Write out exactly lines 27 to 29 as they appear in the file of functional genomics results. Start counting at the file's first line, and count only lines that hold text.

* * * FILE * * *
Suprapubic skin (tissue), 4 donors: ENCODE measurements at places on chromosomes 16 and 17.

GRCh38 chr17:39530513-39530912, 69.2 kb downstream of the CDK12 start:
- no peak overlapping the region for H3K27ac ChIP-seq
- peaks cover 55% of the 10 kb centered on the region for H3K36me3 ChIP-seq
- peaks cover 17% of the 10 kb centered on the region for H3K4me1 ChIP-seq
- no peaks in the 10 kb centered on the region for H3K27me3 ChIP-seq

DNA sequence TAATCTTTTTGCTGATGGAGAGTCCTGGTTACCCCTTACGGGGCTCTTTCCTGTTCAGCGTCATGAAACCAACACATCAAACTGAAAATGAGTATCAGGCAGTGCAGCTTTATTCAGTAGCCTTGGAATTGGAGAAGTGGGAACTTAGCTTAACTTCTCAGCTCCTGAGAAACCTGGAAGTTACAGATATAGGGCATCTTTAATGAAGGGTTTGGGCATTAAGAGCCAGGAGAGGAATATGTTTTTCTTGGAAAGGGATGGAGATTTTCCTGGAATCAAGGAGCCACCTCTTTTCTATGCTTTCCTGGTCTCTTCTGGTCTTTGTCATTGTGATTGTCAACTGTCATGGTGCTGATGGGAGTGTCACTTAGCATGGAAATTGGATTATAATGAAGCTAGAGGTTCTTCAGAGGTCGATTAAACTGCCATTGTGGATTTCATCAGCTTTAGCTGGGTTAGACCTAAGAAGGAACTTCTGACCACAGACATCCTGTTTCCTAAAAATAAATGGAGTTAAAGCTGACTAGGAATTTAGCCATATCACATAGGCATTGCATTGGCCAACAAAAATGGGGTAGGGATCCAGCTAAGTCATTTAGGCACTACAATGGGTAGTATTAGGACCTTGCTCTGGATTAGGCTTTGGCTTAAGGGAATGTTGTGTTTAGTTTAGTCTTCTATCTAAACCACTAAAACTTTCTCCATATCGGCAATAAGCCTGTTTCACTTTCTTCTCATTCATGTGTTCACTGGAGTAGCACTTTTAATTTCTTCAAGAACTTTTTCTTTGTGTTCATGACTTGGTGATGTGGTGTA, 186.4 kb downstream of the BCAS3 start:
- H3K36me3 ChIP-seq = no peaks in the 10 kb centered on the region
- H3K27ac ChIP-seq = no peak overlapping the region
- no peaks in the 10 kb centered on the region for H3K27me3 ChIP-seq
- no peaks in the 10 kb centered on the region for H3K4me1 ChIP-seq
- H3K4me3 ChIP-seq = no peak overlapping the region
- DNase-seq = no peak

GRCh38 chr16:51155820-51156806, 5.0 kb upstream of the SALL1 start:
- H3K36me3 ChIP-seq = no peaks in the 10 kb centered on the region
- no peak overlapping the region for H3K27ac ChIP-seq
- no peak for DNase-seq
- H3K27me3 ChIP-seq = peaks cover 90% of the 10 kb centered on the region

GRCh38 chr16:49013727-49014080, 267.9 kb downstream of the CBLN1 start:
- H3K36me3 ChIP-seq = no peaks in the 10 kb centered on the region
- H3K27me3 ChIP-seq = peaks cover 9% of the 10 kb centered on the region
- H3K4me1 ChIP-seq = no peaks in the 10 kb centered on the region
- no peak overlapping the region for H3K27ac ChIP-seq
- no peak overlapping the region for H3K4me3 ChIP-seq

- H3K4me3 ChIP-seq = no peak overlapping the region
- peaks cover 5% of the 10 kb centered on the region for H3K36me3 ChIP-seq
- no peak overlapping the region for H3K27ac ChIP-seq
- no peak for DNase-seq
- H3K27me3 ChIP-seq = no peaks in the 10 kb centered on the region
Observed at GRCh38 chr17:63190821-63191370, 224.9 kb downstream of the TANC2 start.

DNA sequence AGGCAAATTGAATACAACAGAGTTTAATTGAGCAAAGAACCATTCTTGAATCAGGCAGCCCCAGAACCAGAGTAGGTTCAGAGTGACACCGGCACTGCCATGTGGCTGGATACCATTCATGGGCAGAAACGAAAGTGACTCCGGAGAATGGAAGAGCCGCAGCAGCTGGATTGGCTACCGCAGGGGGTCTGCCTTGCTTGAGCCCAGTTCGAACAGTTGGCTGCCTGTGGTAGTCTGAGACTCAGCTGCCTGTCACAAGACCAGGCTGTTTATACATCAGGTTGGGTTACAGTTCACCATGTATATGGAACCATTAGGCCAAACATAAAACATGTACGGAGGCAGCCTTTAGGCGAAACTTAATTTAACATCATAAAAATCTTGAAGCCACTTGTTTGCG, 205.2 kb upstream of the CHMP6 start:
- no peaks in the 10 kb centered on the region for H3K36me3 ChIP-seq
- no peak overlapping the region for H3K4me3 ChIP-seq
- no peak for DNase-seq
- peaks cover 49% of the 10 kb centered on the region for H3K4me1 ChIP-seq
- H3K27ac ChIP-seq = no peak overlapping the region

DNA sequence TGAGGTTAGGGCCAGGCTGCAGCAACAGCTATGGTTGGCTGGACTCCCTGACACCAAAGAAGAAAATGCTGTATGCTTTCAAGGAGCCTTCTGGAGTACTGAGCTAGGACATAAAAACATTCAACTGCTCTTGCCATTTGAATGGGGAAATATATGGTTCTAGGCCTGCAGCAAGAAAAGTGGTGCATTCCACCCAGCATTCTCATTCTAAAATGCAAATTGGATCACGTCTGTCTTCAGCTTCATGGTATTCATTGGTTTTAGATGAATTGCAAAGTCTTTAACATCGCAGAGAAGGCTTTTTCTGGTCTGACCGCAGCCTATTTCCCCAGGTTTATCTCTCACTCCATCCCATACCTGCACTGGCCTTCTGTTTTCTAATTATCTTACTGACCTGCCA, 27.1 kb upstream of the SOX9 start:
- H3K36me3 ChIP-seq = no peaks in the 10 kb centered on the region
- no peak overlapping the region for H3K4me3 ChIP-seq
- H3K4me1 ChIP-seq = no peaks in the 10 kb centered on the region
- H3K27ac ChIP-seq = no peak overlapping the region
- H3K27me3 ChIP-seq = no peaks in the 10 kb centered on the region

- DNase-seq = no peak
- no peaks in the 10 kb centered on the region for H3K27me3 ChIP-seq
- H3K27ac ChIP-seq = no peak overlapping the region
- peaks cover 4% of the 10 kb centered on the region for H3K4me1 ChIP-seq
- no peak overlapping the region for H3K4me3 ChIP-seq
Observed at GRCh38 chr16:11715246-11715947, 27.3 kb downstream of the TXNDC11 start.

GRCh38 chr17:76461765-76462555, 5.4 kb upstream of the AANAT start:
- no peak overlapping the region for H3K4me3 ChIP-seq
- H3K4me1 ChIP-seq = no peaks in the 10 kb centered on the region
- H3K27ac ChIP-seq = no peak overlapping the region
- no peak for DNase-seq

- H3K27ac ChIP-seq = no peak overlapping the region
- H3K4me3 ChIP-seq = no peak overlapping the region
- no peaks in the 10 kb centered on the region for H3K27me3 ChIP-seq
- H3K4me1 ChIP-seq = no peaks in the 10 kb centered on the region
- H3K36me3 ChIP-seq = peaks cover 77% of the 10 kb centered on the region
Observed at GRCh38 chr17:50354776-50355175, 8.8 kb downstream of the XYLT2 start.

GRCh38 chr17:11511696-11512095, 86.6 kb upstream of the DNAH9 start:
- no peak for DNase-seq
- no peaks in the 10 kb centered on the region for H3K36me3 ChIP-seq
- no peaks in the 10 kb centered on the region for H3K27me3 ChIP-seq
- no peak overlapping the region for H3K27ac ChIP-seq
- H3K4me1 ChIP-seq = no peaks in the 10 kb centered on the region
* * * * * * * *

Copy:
- no peak overlapping the region for H3K27ac ChIP-seq
- no peak for DNase-seq
- H3K27me3 ChIP-seq = no peaks in the 10 kb centered on the region